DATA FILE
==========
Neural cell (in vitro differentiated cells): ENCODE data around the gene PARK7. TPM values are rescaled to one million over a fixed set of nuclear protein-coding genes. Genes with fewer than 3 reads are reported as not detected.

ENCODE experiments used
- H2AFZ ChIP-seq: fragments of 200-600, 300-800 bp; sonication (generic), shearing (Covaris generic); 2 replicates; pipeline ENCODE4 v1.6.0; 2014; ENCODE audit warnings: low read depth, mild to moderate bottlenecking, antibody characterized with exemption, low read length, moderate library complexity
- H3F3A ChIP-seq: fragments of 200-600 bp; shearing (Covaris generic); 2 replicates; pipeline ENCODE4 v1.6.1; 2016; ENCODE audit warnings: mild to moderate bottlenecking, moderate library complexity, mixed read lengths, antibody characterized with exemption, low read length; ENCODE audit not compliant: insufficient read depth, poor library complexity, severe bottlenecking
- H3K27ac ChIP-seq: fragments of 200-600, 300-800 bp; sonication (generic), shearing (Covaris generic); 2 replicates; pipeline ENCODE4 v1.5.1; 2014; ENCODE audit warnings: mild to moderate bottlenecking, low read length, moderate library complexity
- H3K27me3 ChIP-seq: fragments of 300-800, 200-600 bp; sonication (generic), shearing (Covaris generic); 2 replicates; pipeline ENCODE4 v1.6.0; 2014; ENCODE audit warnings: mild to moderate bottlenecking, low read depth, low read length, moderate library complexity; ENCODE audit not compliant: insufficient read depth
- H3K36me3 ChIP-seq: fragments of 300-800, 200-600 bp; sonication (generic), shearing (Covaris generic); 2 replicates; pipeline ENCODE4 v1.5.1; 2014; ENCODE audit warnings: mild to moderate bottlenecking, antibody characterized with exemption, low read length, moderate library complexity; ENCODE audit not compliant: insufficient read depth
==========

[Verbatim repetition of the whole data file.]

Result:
Neural cell (in vitro differentiated cells): ENCODE data around the gene PARK7. TPM values are rescaled to one million over a fixed set of nuclear protein-coding genes. Genes with fewer than 3 reads are reported as not detected.

ENCODE experiments used
- H2AFZ ChIP-seq: fragments of 200-600, 300-800 bp; sonication (generic), shearing (Covaris generic); 2 replicates; pipeline ENCODE4 v1.6.0; 2014; ENCODE audit warnings: low read depth, mild to moderate bottlenecking, antibody characterized with exemption, low read length, moderate library complexity
- H3F3A ChIP-seq: fragments of 200-600 bp; shearing (Covaris generic); 2 replicates; pipeline ENCODE4 v1.6.1; 2016; ENCODE audit warnings: mild to moderate bottlenecking, moderate library complexity, mixed read lengths, antibody characterized with exemption, low read length; ENCODE audit not compliant: insufficient read depth, poor library complexity, severe bottlenecking
- H3K27ac ChIP-seq: fragments of 200-600, 300-800 bp; sonication (generic), shearing (Covaris generic); 2 replicates; pipeline ENCODE4 v1.5.1; 2014; ENCODE audit warnings: mild to moderate bottlenecking, low read length, moderate library complexity
- H3K27me3 ChIP-seq: fragments of 300-800, 200-600 bp; sonication (generic), shearing (Covaris generic); 2 replicates; pipeline ENCODE4 v1.6.0; 2014; ENCODE audit warnings: mild to moderate bottlenecking, low read depth, low read length, moderate library complexity; ENCODE audit not compliant: insufficient read depth
- H3K36me3 ChIP-seq: fragments of 300-800, 200-600 bp; sonication (generic), shearing (Covaris generic); 2 replicates; pipeline ENCODE4 v1.5.1; 2014; ENCODE audit warnings: mild to moderate bottlenecking, antibody characterized with exemption, low read length, moderate library complexity; ENCODE audit not compliant: insufficient read depth